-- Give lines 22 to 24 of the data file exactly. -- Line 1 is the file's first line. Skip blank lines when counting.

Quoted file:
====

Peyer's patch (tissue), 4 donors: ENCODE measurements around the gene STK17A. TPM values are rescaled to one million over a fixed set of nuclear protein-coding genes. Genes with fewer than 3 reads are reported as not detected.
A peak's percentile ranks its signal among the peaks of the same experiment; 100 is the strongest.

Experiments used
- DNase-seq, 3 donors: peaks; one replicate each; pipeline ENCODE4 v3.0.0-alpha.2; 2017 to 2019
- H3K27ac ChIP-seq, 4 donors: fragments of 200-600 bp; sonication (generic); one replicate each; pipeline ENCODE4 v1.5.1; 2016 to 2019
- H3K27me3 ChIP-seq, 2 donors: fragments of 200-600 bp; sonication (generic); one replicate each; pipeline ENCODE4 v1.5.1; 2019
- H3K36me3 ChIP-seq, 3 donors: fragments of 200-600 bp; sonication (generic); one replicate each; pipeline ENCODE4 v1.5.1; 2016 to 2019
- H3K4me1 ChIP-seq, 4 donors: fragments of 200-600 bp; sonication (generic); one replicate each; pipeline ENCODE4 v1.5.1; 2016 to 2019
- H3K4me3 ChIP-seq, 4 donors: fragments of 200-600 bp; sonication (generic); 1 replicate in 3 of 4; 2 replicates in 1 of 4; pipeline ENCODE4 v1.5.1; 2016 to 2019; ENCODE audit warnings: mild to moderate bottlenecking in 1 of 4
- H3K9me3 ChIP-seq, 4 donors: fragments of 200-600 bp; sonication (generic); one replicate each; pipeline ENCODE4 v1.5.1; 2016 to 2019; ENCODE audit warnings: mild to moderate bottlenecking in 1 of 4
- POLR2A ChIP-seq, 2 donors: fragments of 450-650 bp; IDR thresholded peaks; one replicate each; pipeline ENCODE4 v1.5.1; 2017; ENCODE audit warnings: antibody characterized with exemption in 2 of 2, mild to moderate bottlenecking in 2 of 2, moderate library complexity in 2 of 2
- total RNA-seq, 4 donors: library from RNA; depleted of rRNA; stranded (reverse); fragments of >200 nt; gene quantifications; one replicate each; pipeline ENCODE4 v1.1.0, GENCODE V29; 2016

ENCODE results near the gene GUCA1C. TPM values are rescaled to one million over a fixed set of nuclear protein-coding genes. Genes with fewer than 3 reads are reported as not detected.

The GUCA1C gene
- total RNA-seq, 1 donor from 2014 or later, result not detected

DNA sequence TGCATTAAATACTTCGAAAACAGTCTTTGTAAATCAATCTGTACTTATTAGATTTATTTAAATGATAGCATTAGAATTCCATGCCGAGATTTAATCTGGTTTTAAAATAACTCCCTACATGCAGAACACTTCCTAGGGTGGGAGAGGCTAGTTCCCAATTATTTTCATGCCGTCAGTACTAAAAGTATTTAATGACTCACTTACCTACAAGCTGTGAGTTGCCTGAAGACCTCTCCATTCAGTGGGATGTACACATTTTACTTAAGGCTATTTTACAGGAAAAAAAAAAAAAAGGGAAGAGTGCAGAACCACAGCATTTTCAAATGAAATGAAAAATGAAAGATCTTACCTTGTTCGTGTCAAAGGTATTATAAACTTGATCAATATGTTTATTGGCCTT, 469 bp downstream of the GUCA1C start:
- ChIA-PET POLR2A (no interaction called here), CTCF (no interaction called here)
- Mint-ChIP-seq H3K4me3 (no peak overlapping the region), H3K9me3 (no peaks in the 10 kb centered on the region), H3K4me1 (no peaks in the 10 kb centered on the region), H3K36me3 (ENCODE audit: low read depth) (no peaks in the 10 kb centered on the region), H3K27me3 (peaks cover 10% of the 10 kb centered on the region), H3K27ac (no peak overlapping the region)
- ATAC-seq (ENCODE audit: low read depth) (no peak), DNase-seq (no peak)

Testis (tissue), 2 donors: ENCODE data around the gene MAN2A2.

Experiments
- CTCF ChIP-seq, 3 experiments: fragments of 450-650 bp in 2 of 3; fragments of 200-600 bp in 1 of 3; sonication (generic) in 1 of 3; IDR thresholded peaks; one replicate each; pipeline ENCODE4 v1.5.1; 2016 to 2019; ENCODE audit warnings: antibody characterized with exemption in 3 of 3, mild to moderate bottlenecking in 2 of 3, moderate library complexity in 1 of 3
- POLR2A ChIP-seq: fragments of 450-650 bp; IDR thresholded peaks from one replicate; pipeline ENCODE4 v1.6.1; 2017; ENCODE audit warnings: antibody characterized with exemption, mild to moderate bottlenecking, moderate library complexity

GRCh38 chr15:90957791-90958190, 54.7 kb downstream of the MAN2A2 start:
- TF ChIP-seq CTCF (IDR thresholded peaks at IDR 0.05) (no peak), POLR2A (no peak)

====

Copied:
- CTCF ChIP-seq, 3 experiments: fragments of 450-650 bp in 2 of 3; fragments of 200-600 bp in 1 of 3; sonication (generic) in 1 of 3; IDR thresholded peaks; one replicate each; pipeline ENCODE4 v1.5.1; 2016 to 2019; ENCODE audit warnings: antibody characterized with exemption in 3 of 3, mild to moderate bottlenecking in 2 of 3, moderate library complexity in 1 of 3
- POLR2A ChIP-seq: fragments of 450-650 bp; IDR thresholded peaks from one replicate; pipeline ENCODE4 v1.6.1; 2017; ENCODE audit warnings: antibody characterized with exemption, mild to moderate bottlenecking, moderate library complexity

GRCh38 chr15:90957791-90958190, 54.7 kb downstream of the MAN2A2 start: